I have yet to enjoy this series, but this was the first issue that made me suspect that everyone hates it. Where my Batman Beyond at? How many characters is Faraday going to collect before I get to know what he’s doing? And how does John Constantine figure into any of this? The answer just might be “Yeah, right before it crapped gold.”
Spencer: I’m having a hard time even remembering what this series is supposed to be about besides a bunch of angsty characters yelling at each other (I miss Batman Beyond too, Patrick, as he seems to be the only exception thus far — he and A.L.F.R.E.D. deserve a much better series). There’s just no emotion in any of these stories; characters do things and then more things happen and we’re never given any actual reason to care about any of these events or characters besides prior investment. Here’s a hint: prior investment only goes so far, and when a series features so many D-List characters who have all been salvaged from cancelled books, there’s even less prior investment to bank on. Moreover, as soon as this issue gets close to actually showing some legitimate emotion — specifically, with Jason while isolated within the Firestorm Matrix — it swerves into another plot entirely, playing off that entire scene like the writing team is scared of expressing a genuine emotion or something.
I have a hard time believing this book is even about superheroes. One of the series’ most heroic characters thus far (Grifter) essentially admits to being a serial killer, and Mr. Terrific, who seems to have good motives, is so slick and superficial that I’m always afraid he’s going to slip right out of the panel every time he appears. There’s no heart or soul to this book; it’s 20 pages a week of editorially dictated cynicism, and that’s far beyond my tolerance.
Drew: It’s funny — I honestly can’t tell if the reason this series is so comfortable utterly ignoring its own threads is because the writers think we care enough to hold on for several weeks, or because they think nobody cares at all, but this series is the absolute worst at building any sort of momentum. On a micro-level, we never spend more than a single scene with a character in a given issue, but on the macro level, we rarely spend two issues in a row with any given character…unless that character is Grifter. Actually, I’m starting to wonder if Grifter’s prominence in this series is actually meant as an acknowledgement of what a waste of money it is. You think you might be paying $2.99 for actual entertainment, but what you’re really getting is GRIFTED!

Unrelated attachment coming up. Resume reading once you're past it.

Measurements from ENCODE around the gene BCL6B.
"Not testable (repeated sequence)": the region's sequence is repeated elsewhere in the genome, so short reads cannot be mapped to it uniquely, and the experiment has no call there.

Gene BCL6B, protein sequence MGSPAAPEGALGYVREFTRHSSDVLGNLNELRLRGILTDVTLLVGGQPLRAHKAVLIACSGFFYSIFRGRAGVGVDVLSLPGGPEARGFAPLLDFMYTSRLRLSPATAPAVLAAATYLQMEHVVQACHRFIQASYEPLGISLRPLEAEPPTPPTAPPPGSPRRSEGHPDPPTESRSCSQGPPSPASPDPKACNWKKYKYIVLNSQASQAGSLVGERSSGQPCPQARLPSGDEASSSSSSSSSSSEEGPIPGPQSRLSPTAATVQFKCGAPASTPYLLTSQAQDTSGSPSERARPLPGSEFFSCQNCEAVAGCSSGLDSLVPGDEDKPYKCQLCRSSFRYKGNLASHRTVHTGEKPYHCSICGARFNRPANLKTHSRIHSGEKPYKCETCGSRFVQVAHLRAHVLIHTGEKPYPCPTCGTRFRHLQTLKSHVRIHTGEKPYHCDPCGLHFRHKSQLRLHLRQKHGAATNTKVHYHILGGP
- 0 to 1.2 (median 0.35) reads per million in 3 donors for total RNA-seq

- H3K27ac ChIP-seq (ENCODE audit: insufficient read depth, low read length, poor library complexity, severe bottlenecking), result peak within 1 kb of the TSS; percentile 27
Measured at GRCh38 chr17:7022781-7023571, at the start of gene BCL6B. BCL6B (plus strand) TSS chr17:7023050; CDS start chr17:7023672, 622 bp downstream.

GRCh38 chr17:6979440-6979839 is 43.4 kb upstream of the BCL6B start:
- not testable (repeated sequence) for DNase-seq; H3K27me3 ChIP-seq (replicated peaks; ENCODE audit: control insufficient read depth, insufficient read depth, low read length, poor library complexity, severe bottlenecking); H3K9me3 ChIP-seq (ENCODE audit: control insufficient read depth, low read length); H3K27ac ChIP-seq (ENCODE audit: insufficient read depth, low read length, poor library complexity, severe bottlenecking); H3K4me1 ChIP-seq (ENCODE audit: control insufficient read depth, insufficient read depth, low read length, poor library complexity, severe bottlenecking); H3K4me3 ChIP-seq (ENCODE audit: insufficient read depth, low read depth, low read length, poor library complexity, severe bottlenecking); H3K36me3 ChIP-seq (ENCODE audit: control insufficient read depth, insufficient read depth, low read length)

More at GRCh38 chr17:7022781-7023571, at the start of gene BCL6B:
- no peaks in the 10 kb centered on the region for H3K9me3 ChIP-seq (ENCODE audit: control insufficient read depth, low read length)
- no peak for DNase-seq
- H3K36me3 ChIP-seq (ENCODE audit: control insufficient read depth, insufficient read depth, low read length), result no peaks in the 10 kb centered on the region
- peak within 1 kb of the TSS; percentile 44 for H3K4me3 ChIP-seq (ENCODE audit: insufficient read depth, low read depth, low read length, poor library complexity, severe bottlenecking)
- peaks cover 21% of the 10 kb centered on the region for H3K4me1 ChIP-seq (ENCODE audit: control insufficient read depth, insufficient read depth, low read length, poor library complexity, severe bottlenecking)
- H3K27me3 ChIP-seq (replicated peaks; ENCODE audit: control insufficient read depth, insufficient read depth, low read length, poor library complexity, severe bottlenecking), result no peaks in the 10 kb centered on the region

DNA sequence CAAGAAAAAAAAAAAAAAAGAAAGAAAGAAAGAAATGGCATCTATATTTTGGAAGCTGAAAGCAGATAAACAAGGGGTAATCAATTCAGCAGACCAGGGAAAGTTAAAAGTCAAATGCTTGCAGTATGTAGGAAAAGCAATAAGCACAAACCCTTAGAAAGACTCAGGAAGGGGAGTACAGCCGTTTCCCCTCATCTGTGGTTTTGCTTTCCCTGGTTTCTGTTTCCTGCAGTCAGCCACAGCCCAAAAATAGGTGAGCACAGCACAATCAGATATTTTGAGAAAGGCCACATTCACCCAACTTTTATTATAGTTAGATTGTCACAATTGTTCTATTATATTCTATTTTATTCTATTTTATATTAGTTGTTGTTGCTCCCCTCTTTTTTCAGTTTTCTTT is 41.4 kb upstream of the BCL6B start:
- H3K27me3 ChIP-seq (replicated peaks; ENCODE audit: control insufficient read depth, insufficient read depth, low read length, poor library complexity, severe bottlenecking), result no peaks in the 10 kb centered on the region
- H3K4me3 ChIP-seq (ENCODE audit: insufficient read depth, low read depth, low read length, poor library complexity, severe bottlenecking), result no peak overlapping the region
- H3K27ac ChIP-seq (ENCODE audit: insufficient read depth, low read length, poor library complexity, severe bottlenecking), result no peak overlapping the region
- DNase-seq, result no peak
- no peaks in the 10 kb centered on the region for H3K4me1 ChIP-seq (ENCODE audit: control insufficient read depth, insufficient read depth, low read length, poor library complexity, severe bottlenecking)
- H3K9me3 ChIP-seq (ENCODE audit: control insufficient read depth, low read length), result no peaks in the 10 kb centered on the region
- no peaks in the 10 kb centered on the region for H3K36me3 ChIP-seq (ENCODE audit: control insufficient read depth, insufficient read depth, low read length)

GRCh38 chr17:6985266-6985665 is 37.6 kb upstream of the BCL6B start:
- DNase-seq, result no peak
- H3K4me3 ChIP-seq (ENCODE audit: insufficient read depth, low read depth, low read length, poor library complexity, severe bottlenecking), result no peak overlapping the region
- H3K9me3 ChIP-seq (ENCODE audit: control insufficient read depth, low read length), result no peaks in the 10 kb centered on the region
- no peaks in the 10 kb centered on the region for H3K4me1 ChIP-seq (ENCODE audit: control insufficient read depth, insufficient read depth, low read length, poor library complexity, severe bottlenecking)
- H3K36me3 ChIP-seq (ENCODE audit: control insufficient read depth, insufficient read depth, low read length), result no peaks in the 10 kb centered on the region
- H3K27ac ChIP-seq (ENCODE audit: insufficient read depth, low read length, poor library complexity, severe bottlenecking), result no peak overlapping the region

For all my ragging on Grifter, my biggest problem with this issue is Mr. Terrific, who is continues to be written less like the world’s smartest man, and more like the world’s biggest asshole. Smugness would be acceptable if he actually came off as even remotely intelligent, but this series has yet to paint him as anything other than a spokesman.
Frankly, the most interesting part of this issue is the fact that Jason grew a beard while in the Firestrom matrix. Is it like a physical space that his body actually occupies? Does his body age while he’s in there? Are his clothes three-weeks dirty? More inexplicably, Ronnie doesn’t have a beard. I’ll take the time here to admit that it’s entirely possible that Jason has had that beard since the start of this series, and also that I don’t care enough to check. Still: what’s the deal with the Firestorm matrix?
For a complete list of what we’re reading, head on over to our Pull List page. Whenever possible, buy your comics from your local mom and pop comic bookstore. If you want to rock digital copies, head on over to DC’s website and download issues there. There’s no need to pirate, right?